The SmartLink app allows immigrants to check in with officers instead of being detained.

The monitoring program on mobile devices works Nine West Volley WKA4nUG5OA
. The app is made by Behavioral Interventions, a subsidiary of private prison company GEO Group.

The company declined to comment on the app, deferring questions to ICE. In its marketing language, the company calls itself the "US leader for offender monitoring products."

The app works by setting up calendar events, reminders and communications between arrested immigrants and police, allowing people to self-check in. Officers are able to use the app to monitor people without watching them at all times.

It uses a photo check-in as a biometric measure to ensure the person using it is the arrested individual.

ICE can also use ankle bracelets with GPS monitoring, as well as call check-ins using voice recognition software, to catch fraudsters. The ICE spokesman said telephonic reporting was the most common method for electronic surveillance.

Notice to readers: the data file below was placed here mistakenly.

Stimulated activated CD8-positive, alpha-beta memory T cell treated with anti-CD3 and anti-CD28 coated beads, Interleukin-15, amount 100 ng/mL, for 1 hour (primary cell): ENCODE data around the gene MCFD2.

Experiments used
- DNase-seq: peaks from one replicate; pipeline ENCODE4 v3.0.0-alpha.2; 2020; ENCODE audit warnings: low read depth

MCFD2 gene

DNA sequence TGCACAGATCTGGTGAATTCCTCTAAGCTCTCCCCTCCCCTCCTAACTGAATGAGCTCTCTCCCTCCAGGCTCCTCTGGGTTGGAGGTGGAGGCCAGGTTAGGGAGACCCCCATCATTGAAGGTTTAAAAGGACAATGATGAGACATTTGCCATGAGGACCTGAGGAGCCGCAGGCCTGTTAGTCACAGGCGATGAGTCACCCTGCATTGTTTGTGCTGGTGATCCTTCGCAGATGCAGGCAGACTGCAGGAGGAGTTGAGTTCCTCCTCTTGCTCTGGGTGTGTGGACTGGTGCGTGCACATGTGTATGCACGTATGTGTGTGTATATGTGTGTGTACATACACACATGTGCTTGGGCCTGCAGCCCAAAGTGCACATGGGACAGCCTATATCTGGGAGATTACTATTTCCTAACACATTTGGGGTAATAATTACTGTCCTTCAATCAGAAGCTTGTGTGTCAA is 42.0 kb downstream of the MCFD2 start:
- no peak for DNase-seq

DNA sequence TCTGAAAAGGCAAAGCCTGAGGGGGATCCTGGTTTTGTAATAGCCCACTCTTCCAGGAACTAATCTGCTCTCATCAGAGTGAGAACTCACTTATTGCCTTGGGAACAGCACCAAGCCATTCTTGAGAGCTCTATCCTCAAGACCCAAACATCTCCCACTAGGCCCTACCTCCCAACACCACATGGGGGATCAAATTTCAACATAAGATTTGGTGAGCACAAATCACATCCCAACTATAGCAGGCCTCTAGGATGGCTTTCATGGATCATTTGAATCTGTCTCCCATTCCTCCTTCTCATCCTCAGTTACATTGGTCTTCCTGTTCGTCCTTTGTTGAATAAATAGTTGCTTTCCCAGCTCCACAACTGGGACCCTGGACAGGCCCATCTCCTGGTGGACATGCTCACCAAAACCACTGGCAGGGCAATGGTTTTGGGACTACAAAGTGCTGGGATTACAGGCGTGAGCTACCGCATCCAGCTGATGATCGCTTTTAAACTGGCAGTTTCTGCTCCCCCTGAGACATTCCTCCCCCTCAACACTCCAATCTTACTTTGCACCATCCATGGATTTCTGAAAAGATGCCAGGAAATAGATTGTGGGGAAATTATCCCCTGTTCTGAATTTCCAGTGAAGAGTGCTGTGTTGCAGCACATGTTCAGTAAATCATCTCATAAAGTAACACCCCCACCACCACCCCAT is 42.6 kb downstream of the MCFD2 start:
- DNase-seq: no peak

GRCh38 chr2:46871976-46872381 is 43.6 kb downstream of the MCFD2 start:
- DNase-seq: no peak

The Department of Homeland Security's Tommy Hilfiger Carsin2 G5isZY25H
in February 2015 that contractors charge 17 cents a day for telephonic monitoring and $4.41 for GPS monitoring. The US Government Accountability Office reported in 2014 () that the average cost per day for electronic surveillance was $85 a person.

In comparison, ICE's detention centers cost $133.99 a day per bed, according to its 2018 budget . The budget requested for a $1.2 billion increase for detention beds, while only asking for $57.4 million for its Alternatives to Detention program.

The program has reunited several immigrant parents with their children in South Texas already, according to NPR .

"When you're detaining a parent and a kid, you're inflicting trauma on the family, that sort of trauma can reverberate for years," the ACLU's Epstein said.